The first requirement is a good site for an apiary. You need to think about accessibilty, nuisance value to others and a quiet area for the bees.
Starting beekeeping requires:
1 A hive,
2 A colony of bees,
3 Protective gear for you, and
4 A couple of tools.
Before you buy anything, the best thing to do is to get advice from a club member. It can save a lot of regrets
1 A Hive
The best start is to ask someone who knows. At our club there are a lot of very knowledgeable people who can advise you a to the best option. It is difficult to make your own hive from scratch, but companies do make flat-packs for self assembly which are very satisfying to put together (about £285 inc VAT).Some even do budget flat-packs (medium quality) for those who do not have much to spend (about £160 inc VAT). For the well-off there are ready assembled hives which you can buy (about £397 inc VAT).
2 A colony of bees
There are professional companies some oh which will even deliver bees through the post. It is cheaper to collect them yourself and most will provide overwintered colonies with marked and mated queens. A full colony will be about £300 and a half colony (which will take longer to build up to a full colony) will be about £150.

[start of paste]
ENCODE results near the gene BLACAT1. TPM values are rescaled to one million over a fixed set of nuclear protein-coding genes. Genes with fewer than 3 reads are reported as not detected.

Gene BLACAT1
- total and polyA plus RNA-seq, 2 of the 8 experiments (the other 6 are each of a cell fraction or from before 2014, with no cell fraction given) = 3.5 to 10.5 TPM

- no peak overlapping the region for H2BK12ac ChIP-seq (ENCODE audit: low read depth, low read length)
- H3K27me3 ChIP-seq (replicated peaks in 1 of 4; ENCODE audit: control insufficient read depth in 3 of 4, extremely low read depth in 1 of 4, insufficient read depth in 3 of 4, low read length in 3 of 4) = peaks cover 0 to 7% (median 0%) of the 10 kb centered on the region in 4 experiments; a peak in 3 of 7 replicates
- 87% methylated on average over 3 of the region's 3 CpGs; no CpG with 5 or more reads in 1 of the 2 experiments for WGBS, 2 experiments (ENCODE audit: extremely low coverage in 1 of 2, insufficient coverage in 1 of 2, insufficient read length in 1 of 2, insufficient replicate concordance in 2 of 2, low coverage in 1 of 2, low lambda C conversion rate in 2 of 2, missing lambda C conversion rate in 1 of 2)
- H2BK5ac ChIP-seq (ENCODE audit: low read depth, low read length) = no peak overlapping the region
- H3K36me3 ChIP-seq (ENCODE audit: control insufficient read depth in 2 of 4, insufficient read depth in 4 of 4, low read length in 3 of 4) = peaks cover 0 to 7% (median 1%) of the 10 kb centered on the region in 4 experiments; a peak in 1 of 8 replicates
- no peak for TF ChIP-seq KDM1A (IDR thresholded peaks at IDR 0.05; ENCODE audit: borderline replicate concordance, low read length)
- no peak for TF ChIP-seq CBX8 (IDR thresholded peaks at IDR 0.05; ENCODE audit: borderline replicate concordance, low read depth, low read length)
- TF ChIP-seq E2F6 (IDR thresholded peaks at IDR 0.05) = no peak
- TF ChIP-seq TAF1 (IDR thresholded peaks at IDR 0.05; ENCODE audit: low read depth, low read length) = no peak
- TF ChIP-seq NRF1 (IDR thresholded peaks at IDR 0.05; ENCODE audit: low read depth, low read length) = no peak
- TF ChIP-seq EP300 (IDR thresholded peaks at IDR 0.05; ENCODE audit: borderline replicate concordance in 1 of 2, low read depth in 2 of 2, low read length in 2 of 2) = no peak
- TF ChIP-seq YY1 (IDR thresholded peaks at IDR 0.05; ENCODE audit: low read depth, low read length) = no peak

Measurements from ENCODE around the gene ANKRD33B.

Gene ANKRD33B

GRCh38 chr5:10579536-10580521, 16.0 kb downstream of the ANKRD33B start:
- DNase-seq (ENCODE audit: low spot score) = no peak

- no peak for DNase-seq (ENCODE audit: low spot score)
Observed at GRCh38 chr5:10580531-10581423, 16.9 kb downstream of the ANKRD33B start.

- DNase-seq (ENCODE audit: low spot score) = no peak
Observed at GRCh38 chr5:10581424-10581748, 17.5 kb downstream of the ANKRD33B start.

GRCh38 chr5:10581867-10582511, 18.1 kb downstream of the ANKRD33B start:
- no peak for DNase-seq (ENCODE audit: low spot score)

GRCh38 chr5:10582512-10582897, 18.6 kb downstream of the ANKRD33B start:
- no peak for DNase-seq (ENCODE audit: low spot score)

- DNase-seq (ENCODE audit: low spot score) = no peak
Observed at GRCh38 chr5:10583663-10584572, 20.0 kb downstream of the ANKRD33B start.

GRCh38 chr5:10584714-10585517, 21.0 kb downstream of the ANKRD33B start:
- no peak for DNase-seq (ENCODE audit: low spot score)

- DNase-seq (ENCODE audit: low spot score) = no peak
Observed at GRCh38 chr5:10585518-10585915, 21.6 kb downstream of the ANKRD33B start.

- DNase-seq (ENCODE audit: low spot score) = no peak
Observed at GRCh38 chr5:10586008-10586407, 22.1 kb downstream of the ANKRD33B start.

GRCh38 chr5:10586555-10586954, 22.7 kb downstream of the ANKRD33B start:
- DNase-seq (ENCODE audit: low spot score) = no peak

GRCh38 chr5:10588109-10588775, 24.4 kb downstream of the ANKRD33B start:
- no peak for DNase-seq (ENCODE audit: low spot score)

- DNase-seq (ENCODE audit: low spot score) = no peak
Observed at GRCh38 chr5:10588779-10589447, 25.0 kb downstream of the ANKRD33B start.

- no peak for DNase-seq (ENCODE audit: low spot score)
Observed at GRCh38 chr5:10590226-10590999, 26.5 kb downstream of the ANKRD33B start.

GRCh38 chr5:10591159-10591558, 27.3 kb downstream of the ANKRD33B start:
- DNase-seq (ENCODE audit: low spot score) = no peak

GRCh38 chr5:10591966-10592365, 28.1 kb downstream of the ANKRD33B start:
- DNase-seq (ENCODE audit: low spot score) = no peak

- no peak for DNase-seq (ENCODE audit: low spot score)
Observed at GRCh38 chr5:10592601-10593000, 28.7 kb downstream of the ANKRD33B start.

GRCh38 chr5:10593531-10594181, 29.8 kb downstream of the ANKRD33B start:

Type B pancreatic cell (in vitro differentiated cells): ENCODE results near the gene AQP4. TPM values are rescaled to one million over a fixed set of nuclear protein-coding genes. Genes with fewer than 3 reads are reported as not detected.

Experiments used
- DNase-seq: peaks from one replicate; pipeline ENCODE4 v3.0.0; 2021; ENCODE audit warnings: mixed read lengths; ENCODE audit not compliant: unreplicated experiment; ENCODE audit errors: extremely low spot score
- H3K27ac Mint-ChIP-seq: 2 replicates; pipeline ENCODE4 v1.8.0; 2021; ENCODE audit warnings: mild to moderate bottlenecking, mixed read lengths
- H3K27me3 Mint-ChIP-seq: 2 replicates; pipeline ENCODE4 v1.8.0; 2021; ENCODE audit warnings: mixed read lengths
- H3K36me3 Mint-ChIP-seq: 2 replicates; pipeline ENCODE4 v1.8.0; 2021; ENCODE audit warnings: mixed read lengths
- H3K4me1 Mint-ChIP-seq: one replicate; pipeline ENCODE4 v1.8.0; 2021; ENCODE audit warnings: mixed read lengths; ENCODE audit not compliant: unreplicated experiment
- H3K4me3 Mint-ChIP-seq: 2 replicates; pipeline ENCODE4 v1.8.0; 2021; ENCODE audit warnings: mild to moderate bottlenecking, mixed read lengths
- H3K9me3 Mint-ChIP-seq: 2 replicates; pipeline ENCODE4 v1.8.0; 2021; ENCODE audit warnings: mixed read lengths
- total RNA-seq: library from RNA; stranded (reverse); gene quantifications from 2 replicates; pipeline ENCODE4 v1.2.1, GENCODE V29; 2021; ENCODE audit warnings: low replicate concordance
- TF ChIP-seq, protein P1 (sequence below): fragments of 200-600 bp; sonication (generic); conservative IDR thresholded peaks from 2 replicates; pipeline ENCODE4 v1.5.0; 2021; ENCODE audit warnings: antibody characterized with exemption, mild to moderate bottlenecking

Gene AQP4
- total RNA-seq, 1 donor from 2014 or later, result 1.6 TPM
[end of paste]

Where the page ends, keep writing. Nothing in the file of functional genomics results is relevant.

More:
An alternative is to buy a swarm which has been collected by a beekeeper. Most associations have members who collect and sell swarms. Some think that a colony which has swarmed will be more likely to swarm again, but others are very happy with energetic strong swarms. The price is very variable from about £100 to £175
3 Protective gear for you
Some people want a full body suit (about £132) but many use a jacket with veil (about £83) You will also need gloves (most use vileda type gloves and wellies are a must.
4 A couple of tools
The most important tool is a smoker. There are various types (£15-£60). You will also need a hive tool (£10-£15).
Later you will want to use an extractor to remove the stored honey. A number of clubs lend them to members.